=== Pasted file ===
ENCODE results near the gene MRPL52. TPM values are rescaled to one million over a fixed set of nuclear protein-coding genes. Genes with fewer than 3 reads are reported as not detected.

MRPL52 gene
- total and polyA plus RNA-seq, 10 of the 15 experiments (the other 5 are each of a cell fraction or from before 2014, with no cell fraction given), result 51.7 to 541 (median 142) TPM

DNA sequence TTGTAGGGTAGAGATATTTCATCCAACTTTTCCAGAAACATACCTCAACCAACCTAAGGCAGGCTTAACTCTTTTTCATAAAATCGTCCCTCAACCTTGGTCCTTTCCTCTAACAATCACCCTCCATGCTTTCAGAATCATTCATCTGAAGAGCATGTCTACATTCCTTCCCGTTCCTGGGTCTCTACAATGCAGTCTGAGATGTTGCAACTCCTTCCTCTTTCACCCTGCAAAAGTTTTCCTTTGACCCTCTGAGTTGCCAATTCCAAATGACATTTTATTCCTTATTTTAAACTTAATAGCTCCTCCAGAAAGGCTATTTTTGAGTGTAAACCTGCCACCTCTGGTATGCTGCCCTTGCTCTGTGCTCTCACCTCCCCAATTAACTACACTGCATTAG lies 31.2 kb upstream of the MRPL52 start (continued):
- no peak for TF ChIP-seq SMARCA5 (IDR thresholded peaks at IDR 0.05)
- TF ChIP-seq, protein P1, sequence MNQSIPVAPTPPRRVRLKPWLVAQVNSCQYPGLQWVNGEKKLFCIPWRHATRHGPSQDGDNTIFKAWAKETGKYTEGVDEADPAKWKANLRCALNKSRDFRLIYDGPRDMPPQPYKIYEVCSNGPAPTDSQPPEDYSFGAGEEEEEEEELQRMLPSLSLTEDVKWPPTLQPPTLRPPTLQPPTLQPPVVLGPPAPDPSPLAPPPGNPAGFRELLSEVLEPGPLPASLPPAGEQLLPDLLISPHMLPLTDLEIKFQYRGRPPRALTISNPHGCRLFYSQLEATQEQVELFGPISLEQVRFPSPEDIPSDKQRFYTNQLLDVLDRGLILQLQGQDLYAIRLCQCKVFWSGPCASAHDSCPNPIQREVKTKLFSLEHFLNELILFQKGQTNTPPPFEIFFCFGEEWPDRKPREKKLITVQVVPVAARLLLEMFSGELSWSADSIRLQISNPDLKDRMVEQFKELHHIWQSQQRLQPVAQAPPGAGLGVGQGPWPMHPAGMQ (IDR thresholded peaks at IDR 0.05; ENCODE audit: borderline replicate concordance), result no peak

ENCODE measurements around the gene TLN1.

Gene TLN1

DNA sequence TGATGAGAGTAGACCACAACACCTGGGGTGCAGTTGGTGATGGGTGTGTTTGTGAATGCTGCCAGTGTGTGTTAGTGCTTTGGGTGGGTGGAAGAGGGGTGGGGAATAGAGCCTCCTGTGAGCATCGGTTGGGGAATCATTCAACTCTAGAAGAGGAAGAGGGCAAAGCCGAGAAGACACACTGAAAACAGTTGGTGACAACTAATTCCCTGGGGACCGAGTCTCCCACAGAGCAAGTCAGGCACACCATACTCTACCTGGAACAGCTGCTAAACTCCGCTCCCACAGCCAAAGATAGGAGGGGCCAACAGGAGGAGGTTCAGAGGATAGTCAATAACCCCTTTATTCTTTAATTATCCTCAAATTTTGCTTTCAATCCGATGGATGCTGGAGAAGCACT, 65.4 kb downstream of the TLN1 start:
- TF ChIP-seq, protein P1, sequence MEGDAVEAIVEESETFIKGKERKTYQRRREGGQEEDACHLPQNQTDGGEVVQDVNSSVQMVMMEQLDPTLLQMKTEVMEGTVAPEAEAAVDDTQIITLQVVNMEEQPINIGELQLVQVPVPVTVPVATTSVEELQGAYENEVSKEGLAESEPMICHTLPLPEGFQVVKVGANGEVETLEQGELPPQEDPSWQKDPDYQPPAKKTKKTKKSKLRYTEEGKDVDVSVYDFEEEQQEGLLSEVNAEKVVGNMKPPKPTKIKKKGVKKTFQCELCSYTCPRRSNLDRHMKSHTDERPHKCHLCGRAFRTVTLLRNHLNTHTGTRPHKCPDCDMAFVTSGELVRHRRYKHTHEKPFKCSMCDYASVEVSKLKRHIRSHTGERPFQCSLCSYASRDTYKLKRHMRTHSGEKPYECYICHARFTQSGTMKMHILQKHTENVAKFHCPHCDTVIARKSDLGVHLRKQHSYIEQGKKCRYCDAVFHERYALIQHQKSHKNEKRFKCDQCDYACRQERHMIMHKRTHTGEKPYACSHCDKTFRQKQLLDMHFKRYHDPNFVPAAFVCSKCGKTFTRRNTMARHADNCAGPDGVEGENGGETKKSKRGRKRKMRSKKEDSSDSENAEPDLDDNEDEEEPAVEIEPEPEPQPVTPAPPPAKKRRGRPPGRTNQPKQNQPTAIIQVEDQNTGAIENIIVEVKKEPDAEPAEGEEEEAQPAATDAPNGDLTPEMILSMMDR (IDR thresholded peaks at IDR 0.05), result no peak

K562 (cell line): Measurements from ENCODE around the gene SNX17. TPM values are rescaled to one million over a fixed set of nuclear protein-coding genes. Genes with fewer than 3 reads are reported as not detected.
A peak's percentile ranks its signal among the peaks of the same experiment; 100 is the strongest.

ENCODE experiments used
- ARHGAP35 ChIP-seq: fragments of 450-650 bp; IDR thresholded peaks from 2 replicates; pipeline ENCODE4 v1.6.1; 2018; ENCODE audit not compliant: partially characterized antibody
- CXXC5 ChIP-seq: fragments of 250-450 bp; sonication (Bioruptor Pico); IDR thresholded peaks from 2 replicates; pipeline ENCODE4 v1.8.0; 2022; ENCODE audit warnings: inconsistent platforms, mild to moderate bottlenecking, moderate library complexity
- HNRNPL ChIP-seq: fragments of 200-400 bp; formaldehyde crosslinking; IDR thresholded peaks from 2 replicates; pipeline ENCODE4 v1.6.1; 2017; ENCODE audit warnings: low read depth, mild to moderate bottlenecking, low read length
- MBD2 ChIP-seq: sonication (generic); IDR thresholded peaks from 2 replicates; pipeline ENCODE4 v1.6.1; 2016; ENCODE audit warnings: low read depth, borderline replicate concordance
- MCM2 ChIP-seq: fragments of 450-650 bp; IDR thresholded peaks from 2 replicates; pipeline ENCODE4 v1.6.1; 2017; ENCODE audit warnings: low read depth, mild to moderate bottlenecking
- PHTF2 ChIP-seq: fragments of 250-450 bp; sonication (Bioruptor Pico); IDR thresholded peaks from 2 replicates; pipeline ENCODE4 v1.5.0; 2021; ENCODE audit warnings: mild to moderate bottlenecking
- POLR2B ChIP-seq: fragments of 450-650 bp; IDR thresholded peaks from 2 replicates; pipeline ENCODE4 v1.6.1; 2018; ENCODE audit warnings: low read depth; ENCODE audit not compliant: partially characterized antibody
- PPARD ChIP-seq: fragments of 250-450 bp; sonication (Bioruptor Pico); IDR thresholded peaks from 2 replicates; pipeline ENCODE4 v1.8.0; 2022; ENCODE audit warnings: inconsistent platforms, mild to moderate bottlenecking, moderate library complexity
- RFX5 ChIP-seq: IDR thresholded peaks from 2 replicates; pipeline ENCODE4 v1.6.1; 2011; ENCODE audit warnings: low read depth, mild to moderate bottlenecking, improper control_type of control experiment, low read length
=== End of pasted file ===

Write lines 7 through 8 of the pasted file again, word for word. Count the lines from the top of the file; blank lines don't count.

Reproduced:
ENCODE measurements around the gene TLN1.

Gene TLN1